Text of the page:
[Skip to Content]
Access to paid content on this site is currently suspended due to excessive activity being detected from your IP address 54.205.49.6. Please contact the publisher to request reinstatement.
[Skip to Content Landing]
Article
April 13, 1963

Research and medical education. Report of ninth teaching institute, Association of American Medical Colleges, Colorado Springs, Colorado, December 3-7, 1961.

Author Affiliations

Chicago

 

Edited by Julius H. Comroe, Jr. 279 p. Association of American Medical Colleges, 2530 Ridge Ave, Evanston, Ill., 1962

JAMA. 1963;184(2):165. doi:10.1001/jama.1963.03700150119039

This article is only available in the PDF format. Download the PDF to view the article, as well as its associated figures and tables.

Abstract

In recent years the Association of American Medical Colleges has conducted meetings to explore various aspects of medical education. The present volume, which continues the pattern of its predecessors, studies the problems engendered by the current emphasis on research.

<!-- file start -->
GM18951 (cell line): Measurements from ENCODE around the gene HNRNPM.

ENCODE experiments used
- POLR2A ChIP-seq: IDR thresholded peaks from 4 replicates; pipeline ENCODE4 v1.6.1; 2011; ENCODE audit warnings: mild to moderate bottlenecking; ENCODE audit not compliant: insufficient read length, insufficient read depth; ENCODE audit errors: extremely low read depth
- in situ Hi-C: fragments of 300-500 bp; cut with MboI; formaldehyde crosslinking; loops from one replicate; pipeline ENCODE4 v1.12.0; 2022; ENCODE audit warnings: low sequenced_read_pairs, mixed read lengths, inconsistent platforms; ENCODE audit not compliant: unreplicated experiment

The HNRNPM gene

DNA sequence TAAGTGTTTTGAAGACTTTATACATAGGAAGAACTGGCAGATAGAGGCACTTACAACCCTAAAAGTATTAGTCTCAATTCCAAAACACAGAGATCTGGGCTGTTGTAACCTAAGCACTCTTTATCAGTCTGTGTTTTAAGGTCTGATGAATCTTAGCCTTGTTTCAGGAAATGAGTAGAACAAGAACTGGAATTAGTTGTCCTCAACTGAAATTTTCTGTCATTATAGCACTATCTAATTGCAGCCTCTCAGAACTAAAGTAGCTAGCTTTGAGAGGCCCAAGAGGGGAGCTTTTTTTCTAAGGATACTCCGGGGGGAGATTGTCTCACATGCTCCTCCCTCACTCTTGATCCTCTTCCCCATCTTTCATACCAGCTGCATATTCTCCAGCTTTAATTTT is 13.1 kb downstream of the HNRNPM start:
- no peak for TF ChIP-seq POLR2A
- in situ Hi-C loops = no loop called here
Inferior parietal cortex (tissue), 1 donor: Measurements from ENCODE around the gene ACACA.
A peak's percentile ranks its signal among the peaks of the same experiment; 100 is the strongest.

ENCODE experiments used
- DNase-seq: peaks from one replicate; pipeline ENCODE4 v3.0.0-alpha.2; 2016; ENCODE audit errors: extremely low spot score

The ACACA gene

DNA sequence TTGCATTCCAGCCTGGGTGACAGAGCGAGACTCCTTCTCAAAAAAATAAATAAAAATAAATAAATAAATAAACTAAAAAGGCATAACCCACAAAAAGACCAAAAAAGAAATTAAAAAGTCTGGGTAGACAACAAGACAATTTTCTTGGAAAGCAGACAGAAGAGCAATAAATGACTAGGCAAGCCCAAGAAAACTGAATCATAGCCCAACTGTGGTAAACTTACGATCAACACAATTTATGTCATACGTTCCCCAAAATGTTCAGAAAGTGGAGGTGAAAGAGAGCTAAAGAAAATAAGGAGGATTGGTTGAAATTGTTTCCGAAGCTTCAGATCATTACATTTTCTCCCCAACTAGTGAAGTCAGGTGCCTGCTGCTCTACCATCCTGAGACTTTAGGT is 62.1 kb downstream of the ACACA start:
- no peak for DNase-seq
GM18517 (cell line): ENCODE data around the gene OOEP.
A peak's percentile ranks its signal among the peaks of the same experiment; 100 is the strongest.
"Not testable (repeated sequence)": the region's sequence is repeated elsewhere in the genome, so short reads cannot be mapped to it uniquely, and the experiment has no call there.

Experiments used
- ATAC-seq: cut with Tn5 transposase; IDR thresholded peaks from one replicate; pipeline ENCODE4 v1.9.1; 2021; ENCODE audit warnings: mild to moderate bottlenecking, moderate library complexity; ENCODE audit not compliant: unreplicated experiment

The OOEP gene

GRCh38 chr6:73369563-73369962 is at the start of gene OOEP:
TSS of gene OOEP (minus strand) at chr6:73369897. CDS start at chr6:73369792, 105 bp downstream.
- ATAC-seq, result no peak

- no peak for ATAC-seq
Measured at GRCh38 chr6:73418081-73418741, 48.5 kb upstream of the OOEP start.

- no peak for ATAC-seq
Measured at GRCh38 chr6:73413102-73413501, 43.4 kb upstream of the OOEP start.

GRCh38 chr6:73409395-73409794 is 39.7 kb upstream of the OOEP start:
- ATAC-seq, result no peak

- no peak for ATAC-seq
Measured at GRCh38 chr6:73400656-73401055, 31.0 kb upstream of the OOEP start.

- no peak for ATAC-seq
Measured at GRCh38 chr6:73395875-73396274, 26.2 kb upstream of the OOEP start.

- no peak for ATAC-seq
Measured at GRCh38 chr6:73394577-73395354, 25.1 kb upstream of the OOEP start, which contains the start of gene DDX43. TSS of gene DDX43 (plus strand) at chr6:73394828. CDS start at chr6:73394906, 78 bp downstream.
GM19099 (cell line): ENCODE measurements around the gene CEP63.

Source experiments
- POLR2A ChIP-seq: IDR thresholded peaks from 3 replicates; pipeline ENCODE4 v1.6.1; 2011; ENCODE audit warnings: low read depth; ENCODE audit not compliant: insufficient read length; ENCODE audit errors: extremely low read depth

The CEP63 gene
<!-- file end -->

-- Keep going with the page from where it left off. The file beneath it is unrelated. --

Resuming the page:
The tremendous amounts of money now available for research have necessarily altered our values in a manner which affects virtually every aspect of education. Present-day medical education represents a complex ecology involving teachers and researchers, salaries and budgets, "soft" and "hard" money, foundations and bureaucrats, hoards of trustees and administrative officers, taxpayers, practitioners, sick patients and hospital personnel, and, let us not forget, medical students. There are even some dull overtones which hint at political specters and hobgoblins.

Current stress on research has affected many different ecological components. The present volume, which deals with a few of these aspects, has a logical arrangement. Successive chapters in the book analyze the ways

First Page Preview View Large
First page PDF preview
First page PDF preview
×